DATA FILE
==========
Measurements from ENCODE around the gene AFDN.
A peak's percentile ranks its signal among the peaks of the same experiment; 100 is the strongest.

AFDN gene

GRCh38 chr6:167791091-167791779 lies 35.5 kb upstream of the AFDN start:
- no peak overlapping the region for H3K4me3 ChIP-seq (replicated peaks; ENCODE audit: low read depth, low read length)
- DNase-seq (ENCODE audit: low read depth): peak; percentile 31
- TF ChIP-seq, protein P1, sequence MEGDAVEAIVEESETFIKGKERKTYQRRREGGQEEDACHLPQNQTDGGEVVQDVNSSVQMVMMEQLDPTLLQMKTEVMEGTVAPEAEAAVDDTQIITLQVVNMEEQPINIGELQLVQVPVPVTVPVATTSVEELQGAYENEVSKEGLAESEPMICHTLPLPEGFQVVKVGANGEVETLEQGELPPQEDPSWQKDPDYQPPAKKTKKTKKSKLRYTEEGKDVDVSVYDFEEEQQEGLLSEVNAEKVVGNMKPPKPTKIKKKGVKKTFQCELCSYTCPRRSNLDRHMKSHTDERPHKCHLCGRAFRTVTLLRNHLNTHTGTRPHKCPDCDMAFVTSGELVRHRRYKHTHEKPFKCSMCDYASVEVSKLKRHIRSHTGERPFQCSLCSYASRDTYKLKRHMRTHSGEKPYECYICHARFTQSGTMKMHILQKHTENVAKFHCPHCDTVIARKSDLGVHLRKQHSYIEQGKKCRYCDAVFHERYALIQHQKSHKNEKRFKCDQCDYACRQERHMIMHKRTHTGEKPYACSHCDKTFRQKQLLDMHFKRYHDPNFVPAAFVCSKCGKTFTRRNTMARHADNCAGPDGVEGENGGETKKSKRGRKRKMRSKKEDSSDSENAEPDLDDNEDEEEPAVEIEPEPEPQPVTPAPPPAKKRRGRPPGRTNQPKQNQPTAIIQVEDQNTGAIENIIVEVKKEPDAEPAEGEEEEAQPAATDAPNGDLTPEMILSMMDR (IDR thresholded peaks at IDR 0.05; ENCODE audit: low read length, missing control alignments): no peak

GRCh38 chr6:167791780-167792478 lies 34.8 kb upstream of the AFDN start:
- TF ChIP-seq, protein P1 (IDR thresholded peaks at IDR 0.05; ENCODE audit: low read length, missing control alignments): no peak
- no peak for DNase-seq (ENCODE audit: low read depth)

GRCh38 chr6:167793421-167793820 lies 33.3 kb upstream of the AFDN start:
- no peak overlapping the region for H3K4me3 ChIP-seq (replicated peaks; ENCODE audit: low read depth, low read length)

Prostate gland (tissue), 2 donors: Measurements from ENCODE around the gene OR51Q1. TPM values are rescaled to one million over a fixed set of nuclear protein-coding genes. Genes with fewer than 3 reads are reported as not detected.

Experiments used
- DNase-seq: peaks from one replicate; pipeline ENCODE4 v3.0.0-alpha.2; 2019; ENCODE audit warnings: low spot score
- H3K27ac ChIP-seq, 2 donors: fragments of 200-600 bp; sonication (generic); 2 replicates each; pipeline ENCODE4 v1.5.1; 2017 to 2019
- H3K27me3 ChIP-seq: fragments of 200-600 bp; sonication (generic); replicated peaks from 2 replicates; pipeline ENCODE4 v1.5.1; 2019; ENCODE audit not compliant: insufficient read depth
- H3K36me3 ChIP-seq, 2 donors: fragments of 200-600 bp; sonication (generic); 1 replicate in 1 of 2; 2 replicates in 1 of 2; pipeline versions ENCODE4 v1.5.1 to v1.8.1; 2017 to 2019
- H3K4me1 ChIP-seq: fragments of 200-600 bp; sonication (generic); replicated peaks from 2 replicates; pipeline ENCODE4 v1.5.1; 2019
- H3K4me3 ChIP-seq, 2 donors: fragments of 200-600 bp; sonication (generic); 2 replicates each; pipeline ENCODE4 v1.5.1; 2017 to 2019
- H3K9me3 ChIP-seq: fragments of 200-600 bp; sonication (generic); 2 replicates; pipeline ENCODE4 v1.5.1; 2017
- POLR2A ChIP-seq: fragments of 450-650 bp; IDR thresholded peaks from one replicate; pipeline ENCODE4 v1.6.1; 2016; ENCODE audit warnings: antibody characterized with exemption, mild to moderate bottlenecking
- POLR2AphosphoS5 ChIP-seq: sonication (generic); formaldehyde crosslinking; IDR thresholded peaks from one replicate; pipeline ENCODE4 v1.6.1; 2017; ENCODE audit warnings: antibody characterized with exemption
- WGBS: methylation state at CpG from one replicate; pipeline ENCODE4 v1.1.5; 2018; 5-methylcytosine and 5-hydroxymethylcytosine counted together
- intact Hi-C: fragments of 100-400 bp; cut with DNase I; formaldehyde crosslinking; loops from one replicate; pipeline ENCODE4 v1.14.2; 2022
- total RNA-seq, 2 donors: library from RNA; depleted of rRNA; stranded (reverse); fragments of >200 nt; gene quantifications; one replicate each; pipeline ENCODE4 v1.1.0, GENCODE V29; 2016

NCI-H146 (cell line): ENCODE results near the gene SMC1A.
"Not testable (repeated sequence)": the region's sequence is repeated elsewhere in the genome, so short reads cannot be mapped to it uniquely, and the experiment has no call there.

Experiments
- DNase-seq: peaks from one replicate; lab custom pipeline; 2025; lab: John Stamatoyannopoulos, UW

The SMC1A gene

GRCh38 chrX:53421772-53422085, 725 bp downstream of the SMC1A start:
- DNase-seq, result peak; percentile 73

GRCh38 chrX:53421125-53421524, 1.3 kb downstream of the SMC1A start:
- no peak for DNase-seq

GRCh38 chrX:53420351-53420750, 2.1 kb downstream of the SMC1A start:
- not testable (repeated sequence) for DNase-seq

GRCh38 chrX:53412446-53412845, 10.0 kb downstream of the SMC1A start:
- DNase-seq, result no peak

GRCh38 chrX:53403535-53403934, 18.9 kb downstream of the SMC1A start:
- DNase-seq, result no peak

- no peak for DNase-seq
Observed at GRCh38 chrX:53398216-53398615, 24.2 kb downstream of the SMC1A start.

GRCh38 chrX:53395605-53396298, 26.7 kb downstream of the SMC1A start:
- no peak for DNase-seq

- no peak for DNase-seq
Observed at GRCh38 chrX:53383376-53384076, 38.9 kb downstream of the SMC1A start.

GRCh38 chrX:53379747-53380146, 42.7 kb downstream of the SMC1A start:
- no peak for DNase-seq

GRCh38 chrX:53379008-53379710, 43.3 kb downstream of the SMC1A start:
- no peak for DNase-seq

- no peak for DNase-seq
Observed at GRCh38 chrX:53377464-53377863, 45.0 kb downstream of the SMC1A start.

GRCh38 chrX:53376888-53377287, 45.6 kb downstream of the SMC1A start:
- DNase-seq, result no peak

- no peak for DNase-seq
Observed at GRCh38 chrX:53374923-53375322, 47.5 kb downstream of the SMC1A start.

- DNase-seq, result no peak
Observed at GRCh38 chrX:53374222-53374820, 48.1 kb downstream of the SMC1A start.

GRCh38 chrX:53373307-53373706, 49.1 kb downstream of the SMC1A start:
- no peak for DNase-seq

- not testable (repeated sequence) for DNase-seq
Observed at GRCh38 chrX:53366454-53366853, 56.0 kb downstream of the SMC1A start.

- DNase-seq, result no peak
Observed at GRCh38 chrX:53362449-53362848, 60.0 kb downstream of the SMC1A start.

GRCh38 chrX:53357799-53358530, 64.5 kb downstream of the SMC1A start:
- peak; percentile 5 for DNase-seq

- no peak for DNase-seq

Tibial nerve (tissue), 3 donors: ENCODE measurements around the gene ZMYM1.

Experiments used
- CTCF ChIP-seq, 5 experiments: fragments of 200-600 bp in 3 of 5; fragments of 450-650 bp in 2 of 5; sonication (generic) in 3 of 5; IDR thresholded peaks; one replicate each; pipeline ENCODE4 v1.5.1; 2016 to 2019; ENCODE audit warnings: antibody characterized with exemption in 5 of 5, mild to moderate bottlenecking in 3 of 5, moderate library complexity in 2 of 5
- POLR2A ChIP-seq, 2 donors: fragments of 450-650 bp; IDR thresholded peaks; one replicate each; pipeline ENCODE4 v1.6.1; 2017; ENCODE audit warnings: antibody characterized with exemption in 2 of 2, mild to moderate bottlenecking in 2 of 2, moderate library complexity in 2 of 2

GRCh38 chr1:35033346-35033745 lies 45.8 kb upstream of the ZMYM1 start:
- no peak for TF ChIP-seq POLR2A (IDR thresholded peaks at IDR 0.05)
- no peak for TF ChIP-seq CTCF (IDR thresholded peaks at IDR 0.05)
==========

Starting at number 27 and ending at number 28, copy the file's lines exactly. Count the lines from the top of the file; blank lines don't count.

NCI-H146 (cell line): ENCODE results near the gene SMC1A.
"Not testable (repeated sequence)": the region's sequence is repeated elsewhere in the genome, so short reads cannot be mapped to it uniquely, and the experiment has no call there.